Online Edition – Vol. II, No. 3: May-June 1996
by Helen Hull Hitchcock
(Note: An edited version of this essay was published in Crisis magazine, USCC Watch column, September 1994. Reprinted by Adoremus with permission of author.)
The mission church of Saint Ann is a tiny white frame church — not unlike hundreds of others built over the past century in American for the purpose of bringing Christ, literally, to the farthest corners of the world. Unlike its many counterparts which dot the Great Plains and the Mountain States, Saint Ann’s simple and quaint clapboard structure is surrounded by the exotic flora of the Hawaiian island of Maui, and commands a breathtaking view from the hill on which it is set. A painted sign outside gives the times of Masses. The door is enticingly open. But the visitor who is attrracted by the chapel’s aura of repose and quiet simplicity within the lush Hawaiian landscape may be shocked at what he finds within. The renovators have been to Saint Ann’s.
The sanctuary, which originally contained that altar and the tabernacle containing the Body of Christ, remains the acrhitectural focus of the church; but this “sacred space” is now bare except for a decorative quilt of an abstract design peculiar to Hawaii flanked by tall brushlike symbols of native pre-Christian military authority.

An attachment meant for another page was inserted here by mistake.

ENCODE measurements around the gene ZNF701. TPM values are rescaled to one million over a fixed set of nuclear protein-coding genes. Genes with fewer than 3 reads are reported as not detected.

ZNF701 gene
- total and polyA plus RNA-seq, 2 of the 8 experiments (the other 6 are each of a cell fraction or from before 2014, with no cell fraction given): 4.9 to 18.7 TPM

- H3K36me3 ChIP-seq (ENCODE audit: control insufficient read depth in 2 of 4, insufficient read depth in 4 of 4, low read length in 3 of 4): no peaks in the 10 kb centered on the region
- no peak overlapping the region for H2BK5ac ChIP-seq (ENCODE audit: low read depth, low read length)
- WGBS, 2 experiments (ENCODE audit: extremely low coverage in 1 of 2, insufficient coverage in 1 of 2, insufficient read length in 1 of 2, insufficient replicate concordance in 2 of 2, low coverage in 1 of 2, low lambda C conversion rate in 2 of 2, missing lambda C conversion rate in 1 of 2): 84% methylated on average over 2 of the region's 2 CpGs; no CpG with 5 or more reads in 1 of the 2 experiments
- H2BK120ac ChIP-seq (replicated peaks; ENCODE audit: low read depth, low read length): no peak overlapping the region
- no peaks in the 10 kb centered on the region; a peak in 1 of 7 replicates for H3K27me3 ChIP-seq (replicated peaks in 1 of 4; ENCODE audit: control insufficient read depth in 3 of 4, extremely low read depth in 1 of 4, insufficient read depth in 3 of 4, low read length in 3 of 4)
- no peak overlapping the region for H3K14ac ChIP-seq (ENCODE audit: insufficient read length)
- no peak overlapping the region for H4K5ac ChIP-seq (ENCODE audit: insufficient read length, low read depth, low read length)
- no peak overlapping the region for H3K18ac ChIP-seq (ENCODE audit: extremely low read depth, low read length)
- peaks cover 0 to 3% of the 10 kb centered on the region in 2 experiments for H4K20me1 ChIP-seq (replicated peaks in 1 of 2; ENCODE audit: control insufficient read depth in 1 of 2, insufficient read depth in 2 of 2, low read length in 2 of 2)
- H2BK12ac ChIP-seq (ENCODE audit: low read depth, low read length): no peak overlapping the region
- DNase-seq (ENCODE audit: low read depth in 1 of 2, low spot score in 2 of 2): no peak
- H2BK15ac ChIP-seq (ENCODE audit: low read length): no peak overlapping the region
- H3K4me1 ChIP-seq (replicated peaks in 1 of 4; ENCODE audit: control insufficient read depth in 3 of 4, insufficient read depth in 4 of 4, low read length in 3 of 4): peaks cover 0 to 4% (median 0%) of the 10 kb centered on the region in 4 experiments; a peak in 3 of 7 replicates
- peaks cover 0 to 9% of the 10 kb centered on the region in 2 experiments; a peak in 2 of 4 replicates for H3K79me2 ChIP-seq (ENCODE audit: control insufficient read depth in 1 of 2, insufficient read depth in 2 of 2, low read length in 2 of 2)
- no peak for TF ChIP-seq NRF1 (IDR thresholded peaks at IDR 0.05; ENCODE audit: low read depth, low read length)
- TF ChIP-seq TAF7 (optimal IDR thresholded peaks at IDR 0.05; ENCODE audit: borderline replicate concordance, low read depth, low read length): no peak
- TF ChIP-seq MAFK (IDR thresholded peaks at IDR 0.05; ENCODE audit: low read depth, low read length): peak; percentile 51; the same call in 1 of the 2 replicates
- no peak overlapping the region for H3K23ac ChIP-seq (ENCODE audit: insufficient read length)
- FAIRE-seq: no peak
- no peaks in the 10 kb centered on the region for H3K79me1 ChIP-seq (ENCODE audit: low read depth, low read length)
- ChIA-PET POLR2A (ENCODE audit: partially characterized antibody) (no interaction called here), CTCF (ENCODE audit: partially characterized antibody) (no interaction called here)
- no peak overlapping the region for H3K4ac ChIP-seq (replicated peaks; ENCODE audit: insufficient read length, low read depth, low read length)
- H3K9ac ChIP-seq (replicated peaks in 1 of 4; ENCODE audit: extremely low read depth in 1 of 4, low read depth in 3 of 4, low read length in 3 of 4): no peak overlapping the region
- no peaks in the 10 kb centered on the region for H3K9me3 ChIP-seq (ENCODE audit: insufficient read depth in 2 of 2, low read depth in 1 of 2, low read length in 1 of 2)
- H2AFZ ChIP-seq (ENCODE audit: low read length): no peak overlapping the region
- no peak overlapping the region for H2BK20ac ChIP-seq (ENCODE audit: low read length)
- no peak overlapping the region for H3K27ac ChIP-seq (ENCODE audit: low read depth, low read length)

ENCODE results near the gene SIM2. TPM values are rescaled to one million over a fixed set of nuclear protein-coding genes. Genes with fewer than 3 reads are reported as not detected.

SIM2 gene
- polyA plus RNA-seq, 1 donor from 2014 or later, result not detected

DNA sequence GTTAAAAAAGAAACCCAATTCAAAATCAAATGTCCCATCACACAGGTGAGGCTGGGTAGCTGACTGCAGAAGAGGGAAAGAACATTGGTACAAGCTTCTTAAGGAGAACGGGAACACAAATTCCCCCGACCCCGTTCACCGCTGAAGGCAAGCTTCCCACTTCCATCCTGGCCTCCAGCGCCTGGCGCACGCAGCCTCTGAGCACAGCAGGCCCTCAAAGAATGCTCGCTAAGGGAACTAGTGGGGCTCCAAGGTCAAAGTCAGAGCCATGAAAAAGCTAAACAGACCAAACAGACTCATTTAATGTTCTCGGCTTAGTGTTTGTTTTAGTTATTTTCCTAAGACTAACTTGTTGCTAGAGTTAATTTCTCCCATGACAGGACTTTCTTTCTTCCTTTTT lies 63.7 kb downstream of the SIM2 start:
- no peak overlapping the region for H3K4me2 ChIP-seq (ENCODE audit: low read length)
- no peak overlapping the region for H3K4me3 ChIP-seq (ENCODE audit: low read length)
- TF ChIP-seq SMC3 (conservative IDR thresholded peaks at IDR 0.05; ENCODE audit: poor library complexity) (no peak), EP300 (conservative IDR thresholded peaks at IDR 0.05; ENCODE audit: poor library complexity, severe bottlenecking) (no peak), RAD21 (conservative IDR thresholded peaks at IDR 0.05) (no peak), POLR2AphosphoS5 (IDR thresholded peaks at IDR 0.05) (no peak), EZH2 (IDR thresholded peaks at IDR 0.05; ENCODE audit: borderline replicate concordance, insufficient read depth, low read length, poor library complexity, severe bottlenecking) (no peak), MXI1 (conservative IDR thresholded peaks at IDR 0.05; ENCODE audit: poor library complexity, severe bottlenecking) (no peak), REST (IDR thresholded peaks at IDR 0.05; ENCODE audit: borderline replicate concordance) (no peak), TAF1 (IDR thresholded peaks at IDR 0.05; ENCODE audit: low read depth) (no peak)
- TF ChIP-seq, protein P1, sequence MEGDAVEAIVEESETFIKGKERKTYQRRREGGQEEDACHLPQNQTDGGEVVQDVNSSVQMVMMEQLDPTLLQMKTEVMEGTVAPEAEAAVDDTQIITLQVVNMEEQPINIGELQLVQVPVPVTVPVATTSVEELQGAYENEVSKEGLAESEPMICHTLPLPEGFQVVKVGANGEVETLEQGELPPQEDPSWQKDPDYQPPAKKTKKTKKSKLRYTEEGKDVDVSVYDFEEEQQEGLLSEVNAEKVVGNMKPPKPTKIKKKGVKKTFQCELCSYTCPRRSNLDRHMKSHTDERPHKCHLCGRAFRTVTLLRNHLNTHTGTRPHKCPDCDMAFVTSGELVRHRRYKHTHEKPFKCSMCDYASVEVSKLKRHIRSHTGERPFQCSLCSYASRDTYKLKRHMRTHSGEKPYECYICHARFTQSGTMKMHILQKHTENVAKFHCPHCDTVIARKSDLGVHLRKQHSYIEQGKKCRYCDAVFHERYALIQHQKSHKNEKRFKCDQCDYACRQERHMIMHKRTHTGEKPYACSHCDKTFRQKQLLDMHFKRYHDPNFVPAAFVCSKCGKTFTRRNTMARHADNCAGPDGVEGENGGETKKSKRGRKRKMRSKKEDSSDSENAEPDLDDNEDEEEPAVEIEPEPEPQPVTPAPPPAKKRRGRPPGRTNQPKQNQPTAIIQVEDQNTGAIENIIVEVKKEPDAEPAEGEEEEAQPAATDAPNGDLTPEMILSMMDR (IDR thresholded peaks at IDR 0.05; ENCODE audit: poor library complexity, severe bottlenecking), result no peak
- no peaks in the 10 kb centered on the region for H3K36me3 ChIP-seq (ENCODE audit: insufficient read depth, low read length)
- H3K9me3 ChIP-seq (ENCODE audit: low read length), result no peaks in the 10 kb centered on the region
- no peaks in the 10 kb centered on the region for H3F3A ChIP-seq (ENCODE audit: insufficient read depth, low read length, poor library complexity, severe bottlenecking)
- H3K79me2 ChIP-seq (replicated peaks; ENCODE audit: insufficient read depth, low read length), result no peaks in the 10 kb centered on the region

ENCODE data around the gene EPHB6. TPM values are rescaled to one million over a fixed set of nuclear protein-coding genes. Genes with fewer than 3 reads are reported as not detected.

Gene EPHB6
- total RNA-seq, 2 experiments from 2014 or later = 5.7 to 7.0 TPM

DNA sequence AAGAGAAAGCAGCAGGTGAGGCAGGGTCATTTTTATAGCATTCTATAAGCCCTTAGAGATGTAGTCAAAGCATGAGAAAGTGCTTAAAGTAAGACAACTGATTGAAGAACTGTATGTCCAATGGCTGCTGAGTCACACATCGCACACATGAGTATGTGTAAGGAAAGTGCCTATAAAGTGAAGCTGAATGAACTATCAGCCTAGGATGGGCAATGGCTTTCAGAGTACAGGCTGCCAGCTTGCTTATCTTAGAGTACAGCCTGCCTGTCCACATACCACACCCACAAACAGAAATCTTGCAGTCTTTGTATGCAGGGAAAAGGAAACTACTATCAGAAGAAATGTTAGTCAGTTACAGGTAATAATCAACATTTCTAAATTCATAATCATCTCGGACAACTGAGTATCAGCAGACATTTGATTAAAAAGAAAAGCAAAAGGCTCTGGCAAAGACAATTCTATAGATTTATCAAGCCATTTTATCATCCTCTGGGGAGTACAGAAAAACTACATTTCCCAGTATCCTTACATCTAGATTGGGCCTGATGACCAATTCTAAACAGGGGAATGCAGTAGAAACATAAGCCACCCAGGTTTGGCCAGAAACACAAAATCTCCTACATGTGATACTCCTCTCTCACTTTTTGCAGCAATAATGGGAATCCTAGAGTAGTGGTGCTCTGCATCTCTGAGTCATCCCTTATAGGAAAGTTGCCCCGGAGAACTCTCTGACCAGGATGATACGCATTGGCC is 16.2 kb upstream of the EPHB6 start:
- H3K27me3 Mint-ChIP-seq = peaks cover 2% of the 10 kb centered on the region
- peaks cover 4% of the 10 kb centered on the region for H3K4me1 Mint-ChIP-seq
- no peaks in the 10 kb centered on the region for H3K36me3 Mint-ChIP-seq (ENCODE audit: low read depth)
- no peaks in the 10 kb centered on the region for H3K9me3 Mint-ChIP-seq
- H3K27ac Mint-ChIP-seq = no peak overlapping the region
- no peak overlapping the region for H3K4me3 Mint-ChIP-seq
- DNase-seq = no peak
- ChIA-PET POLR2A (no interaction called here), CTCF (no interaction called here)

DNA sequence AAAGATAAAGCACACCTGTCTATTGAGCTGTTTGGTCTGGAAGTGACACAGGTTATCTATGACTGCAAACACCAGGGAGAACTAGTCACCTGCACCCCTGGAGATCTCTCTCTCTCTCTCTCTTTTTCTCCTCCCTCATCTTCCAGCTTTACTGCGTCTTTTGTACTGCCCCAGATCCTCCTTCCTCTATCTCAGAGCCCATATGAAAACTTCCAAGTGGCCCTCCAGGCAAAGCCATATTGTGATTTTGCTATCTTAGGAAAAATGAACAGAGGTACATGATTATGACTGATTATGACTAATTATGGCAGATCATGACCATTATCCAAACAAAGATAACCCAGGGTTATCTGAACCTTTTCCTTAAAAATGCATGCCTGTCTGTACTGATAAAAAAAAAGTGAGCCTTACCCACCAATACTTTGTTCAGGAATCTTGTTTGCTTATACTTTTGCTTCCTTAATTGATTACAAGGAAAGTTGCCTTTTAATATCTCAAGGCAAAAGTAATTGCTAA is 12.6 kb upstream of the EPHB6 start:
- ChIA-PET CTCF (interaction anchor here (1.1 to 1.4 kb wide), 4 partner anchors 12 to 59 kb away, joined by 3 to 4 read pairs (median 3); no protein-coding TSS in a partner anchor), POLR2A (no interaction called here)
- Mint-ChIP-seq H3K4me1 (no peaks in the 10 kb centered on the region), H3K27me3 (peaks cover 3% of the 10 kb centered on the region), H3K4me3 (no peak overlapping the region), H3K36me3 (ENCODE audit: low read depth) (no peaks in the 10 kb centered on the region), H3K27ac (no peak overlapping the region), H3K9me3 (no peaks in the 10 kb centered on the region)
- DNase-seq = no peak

The altar has been removed to the north wall of the nave and reversed, to that its detailed painted carving of the last Supper now faces the wall, invisible to the “audience”. In place of an altar cloth is another quilt.
The tiny nave is crowded. Some pews have been removed, and the remainder rearranged around three sides of the altar with their backs to the Blessed Sacrament. The tabernacle, evidently the original, is covered with cheap nylon lace and now occupies a rather crude plywood shelf nailed to one corner, making it effectively inaccessible for either public or private devotion. The two kneelers in the church face the quilt and native symbols in the former sanctuary.
On the wall behind the altar, near the new (and very small) Stations of the Cross, is a large glossy plaque that coyly instructs worshippers how to be “caring” (e.g., “Avoid negative people”, “Have a dog”, “Keep it simple”, “Leave the toilet seat in the down position”, “Commit yourself to constant improvement”).